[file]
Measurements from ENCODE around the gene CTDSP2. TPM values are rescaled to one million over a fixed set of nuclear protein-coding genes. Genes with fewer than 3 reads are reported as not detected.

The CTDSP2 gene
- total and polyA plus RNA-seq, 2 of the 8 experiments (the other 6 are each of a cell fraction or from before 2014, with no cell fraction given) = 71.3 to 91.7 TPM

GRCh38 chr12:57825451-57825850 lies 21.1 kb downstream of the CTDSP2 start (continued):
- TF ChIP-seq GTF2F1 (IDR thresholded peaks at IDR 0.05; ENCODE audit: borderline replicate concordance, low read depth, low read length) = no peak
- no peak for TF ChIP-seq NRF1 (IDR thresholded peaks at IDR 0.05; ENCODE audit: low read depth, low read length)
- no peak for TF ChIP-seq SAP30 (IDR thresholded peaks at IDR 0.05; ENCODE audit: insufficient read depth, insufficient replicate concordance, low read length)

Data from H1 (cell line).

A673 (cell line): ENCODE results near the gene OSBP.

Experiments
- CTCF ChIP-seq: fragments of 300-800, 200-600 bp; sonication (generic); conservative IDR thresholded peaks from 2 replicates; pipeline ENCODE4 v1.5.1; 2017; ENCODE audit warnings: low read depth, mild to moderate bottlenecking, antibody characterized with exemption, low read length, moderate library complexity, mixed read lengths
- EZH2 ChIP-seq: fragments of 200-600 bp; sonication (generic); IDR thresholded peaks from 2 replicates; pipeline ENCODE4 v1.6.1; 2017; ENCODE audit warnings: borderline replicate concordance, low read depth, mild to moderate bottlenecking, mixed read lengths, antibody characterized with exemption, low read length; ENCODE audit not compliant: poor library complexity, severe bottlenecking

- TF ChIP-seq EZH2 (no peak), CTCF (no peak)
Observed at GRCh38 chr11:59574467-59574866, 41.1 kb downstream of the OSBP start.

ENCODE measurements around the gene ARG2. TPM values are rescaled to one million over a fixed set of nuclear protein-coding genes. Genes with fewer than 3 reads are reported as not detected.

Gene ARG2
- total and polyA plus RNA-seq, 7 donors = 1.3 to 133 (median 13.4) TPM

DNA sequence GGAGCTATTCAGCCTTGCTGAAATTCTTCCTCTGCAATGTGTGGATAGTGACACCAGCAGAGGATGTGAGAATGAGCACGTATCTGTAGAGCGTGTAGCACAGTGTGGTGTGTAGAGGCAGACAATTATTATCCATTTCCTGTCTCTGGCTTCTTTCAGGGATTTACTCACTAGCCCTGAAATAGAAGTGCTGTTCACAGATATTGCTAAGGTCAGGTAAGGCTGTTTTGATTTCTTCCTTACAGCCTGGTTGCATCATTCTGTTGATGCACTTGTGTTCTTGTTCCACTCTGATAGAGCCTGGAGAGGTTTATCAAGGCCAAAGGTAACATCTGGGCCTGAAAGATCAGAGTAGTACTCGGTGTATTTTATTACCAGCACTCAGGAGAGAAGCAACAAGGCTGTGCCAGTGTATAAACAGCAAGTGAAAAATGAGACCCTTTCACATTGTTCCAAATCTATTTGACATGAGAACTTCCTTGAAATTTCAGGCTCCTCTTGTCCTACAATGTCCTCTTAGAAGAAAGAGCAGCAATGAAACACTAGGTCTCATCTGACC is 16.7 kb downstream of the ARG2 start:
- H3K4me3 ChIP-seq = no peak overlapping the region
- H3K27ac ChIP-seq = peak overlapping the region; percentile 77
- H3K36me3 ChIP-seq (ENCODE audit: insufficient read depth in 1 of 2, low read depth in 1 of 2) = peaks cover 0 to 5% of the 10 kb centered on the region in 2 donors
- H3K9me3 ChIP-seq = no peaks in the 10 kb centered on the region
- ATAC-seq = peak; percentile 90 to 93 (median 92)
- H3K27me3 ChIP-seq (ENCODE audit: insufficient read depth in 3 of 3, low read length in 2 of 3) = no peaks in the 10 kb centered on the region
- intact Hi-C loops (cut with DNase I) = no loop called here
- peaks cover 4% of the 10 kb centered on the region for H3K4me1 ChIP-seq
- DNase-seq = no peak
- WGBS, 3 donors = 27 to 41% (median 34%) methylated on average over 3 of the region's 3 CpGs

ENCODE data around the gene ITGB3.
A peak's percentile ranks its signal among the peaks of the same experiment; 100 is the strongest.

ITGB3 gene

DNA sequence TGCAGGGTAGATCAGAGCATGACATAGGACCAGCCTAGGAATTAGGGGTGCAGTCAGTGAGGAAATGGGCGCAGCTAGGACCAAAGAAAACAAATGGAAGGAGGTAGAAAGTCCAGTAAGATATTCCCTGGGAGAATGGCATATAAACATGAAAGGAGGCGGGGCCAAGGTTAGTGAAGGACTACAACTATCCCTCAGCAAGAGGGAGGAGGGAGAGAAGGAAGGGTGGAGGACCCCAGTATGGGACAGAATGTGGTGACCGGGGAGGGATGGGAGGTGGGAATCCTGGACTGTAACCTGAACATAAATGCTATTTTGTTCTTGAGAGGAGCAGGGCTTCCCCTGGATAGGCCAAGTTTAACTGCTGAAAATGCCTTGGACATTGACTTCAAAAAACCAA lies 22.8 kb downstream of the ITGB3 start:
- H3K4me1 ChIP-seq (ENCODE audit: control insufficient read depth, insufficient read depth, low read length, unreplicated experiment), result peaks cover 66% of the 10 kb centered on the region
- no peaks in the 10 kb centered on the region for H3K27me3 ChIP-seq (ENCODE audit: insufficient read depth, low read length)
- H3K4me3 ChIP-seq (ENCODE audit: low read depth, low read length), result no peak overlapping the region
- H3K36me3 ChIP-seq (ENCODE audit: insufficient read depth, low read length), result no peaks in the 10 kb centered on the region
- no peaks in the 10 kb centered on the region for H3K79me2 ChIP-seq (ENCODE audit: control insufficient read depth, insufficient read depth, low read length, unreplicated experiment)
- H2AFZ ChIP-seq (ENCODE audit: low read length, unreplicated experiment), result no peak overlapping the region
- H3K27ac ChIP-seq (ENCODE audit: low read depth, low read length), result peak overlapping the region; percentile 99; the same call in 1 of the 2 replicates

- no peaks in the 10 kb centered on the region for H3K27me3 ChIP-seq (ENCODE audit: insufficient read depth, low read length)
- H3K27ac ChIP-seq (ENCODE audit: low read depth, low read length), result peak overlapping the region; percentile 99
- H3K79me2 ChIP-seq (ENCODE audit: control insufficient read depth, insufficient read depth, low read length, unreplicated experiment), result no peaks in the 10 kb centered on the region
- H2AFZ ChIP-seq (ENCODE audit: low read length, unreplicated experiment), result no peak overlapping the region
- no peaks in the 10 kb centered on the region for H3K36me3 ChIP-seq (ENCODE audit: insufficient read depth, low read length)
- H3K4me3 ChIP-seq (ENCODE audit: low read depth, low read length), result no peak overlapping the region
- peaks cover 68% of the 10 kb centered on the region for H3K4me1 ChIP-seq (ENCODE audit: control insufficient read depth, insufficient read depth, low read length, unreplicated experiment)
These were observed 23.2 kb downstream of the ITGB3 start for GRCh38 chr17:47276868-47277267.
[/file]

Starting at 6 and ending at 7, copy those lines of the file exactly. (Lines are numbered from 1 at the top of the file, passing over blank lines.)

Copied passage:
- no peak for TF ChIP-seq NRF1 (IDR thresholded peaks at IDR 0.05; ENCODE audit: low read depth, low read length)
- no peak for TF ChIP-seq SAP30 (IDR thresholded peaks at IDR 0.05; ENCODE audit: insufficient read depth, insufficient replicate concordance, low read length)